22. 22. Garza-Flores J, del Olmo AM, Fuziwara JL, Figueroa JG, Alonso A, et al. (1998) Introduction of Cyclofem (R) once-a-month injectable contraceptive in Mexico. Contraception 58: 7–12. doi: 10.1016/s0010-7824(98)00062-6
  23. 23. Welsh MJ, Stanback J, Shelton J (2006) Access to modern contraception. Best Practice & Research Clinical Obstetrics & Gynaecology 20: 323–338. doi: 10.1016/j.bpobgyn.2005.12.001
  24. 24. Malkin M (2010) Implementing the HMC Resolution on Task Shifting- Focus on Injectables. Evidence Review and Development of Country Workplans. Washington, DC: USAID.
  25. 25. Richardson F, Chirwa M, Fahnestock M, Bishop M, Emmart P, et al.. (2009) Community-based Distribution of Injectable Contraceptives in Malawi. Washington, DC: Futures Group International, Health Policy Initiative, Task Order 1.
  26. 26. Hoke T, Brunie A, Krueger K, Dreisbach C, Akol A, et al. (2012) Community-Based Distribution of Injectable Contraceptives: Introduction Strategies in Four Sub-Saharan African Countries. International Perspectives on Sexual and Reproductive Health 38: 214–219. doi: 10.1363/3821412
  27. 27. Hoke TH, Wheeler SB, Lynd K, Green MS, Razafindravony BH, et al. (2012) Community-based provision of injectable contraceptives in Madagascar: ‘task shifting’ to expand access to injectable contraceptives. Health Policy and Planning 27: 52–59. doi: 10.1093/heapol/czr003
  28. 28. Peters DH, Mirchandani GG, Hansen PM (2004) Strategies for engaging the private sector in sexual and reproductive health: how effective are they? Health Policy and Planning 19: I5–I21. doi: 10.1093/heapol/czh041
  29. 29. Harvey PD (2008) Social marketing: No longer a sideshow. Studies in Family Planning 39: 69–72. doi: 10.1111/j.1728-4465.2008.00152.x
  30. 30. Harvey P (1997) Advertising affordable contraceptives: The social marketing experience. In: Goldberg M, Fishbein M, Middlestadt S, editors. Social marketing: Theoretical and practical perspectives. Mahwah, NJ: Lawrence Erlbaum Associates.
  31. 31. Townsend JW, Sitruk-Ware R, Williams K, Askew I, Brill K (2011) New strategies for providing hormonal contraception in developing countries. Contraception 83: 405–409. doi: 10.1016/j.contraception.2010.08.015
  32. 32. DKT International (2011) 2010 Contraceptive Social Marketing Statistics DKT International. Available from: http://www.dktinternational.org/wp-conte​nt/uploads/2011/11/2011-Statistical-Mktg​-Rpt2.pdf.
  33. 33. Armand F (2003) Social marketing models for product-based reproductive health programs: A comparative analysis. Washington, DC: USAID/Commercial Marketing Strategies Project: 38.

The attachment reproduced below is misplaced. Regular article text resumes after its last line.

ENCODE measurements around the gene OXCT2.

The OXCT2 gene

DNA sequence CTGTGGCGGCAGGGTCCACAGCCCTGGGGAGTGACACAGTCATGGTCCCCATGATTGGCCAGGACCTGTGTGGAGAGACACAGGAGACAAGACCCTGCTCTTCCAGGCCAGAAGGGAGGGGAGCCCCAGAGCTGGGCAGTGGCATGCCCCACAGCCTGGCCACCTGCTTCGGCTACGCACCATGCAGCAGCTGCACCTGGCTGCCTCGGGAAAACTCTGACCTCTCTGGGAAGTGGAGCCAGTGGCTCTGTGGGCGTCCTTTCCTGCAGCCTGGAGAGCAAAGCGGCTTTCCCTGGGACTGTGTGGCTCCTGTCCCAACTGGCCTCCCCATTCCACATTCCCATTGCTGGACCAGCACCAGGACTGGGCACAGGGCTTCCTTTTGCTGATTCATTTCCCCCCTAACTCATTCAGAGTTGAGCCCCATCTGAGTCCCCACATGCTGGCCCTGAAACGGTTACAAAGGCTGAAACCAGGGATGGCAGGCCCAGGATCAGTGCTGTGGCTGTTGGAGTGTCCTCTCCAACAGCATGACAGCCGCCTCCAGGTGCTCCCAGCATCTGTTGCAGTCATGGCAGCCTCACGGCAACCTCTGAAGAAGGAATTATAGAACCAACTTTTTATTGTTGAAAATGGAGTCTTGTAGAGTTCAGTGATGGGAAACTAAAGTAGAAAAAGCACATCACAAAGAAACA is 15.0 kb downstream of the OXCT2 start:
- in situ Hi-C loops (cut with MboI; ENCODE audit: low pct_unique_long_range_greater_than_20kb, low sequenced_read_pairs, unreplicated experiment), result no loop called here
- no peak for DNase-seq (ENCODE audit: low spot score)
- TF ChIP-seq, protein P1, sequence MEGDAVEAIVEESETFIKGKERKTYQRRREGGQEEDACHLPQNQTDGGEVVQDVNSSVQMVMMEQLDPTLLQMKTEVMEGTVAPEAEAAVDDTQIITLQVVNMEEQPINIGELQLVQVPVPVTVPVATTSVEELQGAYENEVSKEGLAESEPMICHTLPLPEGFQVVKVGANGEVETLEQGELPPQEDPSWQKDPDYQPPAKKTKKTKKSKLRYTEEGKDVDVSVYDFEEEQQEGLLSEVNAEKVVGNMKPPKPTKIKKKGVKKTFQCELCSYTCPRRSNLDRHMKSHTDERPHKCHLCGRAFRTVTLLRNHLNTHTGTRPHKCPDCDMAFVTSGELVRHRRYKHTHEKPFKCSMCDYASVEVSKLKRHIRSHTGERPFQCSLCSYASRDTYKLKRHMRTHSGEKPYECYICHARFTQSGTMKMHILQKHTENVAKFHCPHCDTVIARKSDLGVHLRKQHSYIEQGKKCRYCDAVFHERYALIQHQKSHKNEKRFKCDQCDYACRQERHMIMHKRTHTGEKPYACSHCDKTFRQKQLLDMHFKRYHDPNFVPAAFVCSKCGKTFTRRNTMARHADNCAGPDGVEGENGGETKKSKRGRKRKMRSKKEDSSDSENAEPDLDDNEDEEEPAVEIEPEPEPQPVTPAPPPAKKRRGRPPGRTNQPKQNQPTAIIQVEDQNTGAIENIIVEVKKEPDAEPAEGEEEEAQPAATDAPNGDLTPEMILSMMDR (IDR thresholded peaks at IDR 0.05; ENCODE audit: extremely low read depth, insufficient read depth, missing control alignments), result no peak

34. 34. Meekers D, Rahaim S (2005) The importance of socio-economic context for social marketing models for improving reproductive health: Evidence from 555 years of program experience. BMC Public Health 5.
  35. 35. White JS, Speizer IS (2007) Can family planning outreach bridge the urban-rural divide in Zambia? BMC Health Services Research 7.
  36. 36. Tawye Y, Jotie F, Shigu T, Ngom P, Maggwa N (2005) The potential impact of community-based distribution programmes on contraceptive uptake in resource-poor settings: evidence from Ethiopia. Afr J Reprod Health 9: 15–26. doi: 10.2307/3583408
  37. 37. World Health Organization (WHO) (2008) Task Shifting: Rational Redistribution of Tasks Among Health Workforce Teams; Global Recommendations and Guidelines. Geneva World Health Organization.
  38. 38. Lehmann U, Sanders D (2007) Community health workers: What do we know about them? The state of the evidence on programmes, activities, costs and impact on health outcomes of using community health workers. World Health Organization. 1–42 p.
  39. 39. Speidel JJ, Sinding S, Gillespie D, Maguire E, Neuse M (2009) Making the case for US international family planning assistance. The Bill and Melinda Gates Institute for Population and Reproductive Health, Johns Hopkins Bloomberg School of Public Health (JHSPH).
  40. 40. Kirigia JM, Preker A, Carrin G, Mwikisa C, Diarra-Nama AJ (2006) An overview of health financing patterns and the way forward in the WHO African region. East African Medical Journal 83: 28 p.
  41. 41. Stoebenau K, Valente TW (2003) Using network analysis to understand community-based programs: A case study from highland Madagascar. International Family Planning Perspectives 29: 167–173. doi: 10.2307/3181045
  42. 42. Central Statistical Agency [Ethiopia] (2007) 2007 Ethiopian National Census Addis Ababa: Central Statistical Agency [Ethiopia].
  43. 43. Central Statistical Agency [Ethiopia], ICF International (2012) Ethiopia Demographic and Health Survey (DHS) 2011. Addis Ababa, Ethiopia and Calverton, Maryland, USA: Central Statistical Agency and ICF International.
  44. 44. Mitike G (2000) Community-based distribution of family planning as perceived by people in the reproductive age group, North and South Gondar zones, Ethiopia. Ethiopian Journal of Health Development 14: 31–42. doi: 10.4314/ejhd.v14i1.9928
  45. 45. Genna S, Fantahun M, Berhane Y (2006) Sustainability of community based family planning services: experience from rural Ethiopia. Ethiopian Medical Journal 44: 1–8.
  46. 46. Desai J, Tarozzi A (2011) Microcredit, Family Planning Programs, and Contraceptive Behavior: Evidence From a Field Experiment in Ethiopia. Demography 48: 749–782. doi: 10.1007/s13524-011-0029-0
  47. 47. Bixby Center, Mekelle University (2011) Community-based distribution of DMPA in Tigray, Ethiopia. Berkeley; Baseline Survey Report 2011. Berkeley: Bixby Center for Population Health and Sustainability, University of California, Berkeley & Mekelle University. Available from: http://bixby.berkeley.edu/wp-content/upl​oads/2009/11/Tigray-Baseline-Survey-Repo​rt-FINAL.pdf.
  48. 48. Weldegerima B, Denekew A (2008) Women’s knowledge, preferences, and practices of modern contraceptive methods in Woreta, Ethiopia. Research in Social & Administrative Pharmacy 4: 302–307. doi: 10.1016/j.sapharm.2007.10.001